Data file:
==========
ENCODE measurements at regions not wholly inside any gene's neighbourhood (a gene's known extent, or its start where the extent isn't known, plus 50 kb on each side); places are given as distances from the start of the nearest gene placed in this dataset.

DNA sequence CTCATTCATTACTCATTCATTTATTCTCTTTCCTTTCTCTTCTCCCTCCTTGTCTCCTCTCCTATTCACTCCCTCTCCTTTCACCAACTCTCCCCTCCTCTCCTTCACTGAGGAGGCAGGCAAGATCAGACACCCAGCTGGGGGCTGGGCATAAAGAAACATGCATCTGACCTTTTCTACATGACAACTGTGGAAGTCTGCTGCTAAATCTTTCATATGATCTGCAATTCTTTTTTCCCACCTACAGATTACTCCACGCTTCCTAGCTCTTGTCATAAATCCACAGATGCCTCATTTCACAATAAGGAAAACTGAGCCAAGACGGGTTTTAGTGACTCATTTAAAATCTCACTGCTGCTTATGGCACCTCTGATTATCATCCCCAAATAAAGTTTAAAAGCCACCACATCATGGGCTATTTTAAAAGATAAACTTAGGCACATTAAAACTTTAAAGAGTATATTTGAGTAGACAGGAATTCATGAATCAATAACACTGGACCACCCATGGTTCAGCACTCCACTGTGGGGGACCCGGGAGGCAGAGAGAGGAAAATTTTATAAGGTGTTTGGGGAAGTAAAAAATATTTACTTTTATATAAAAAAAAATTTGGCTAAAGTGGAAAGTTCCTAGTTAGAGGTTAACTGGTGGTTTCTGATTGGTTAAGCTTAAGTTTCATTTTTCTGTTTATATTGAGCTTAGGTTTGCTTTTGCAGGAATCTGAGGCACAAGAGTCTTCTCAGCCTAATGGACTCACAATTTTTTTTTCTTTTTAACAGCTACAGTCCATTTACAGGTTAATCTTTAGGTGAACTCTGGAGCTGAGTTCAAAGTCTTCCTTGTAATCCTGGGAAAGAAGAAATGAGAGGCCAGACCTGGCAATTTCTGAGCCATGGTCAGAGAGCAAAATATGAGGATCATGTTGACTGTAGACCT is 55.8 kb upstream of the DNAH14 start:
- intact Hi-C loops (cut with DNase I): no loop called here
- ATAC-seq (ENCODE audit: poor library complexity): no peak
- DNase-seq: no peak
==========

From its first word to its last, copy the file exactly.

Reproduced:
ENCODE measurements at regions not wholly inside any gene's neighbourhood (a gene's known extent, or its start where the extent isn't known, plus 50 kb on each side); places are given as distances from the start of the nearest gene placed in this dataset.

DNA sequence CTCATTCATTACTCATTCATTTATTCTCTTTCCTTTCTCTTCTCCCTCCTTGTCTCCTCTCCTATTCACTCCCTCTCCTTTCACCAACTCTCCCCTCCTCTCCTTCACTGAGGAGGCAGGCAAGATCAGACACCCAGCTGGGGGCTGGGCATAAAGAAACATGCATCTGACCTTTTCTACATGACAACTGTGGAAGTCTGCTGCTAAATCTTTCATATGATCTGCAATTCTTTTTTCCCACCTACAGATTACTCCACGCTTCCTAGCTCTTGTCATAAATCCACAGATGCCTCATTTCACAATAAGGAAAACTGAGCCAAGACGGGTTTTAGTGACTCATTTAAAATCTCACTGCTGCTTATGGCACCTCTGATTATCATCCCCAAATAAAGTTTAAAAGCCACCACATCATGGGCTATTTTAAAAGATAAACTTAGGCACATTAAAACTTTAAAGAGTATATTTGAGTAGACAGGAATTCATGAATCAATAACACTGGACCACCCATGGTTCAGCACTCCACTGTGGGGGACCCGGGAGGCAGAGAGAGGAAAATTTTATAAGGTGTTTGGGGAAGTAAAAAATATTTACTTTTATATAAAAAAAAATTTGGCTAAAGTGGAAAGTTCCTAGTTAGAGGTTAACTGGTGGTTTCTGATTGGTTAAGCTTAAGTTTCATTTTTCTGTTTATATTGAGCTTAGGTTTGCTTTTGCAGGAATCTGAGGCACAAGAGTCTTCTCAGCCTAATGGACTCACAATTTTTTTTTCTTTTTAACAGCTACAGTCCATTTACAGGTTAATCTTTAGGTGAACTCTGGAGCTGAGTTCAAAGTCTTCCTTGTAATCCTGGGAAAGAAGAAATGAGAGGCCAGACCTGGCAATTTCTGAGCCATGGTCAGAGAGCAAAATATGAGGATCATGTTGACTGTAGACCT is 55.8 kb upstream of the DNAH14 start:
- intact Hi-C loops (cut with DNase I): no loop called here
- ATAC-seq (ENCODE audit: poor library complexity): no peak
- DNase-seq: no peak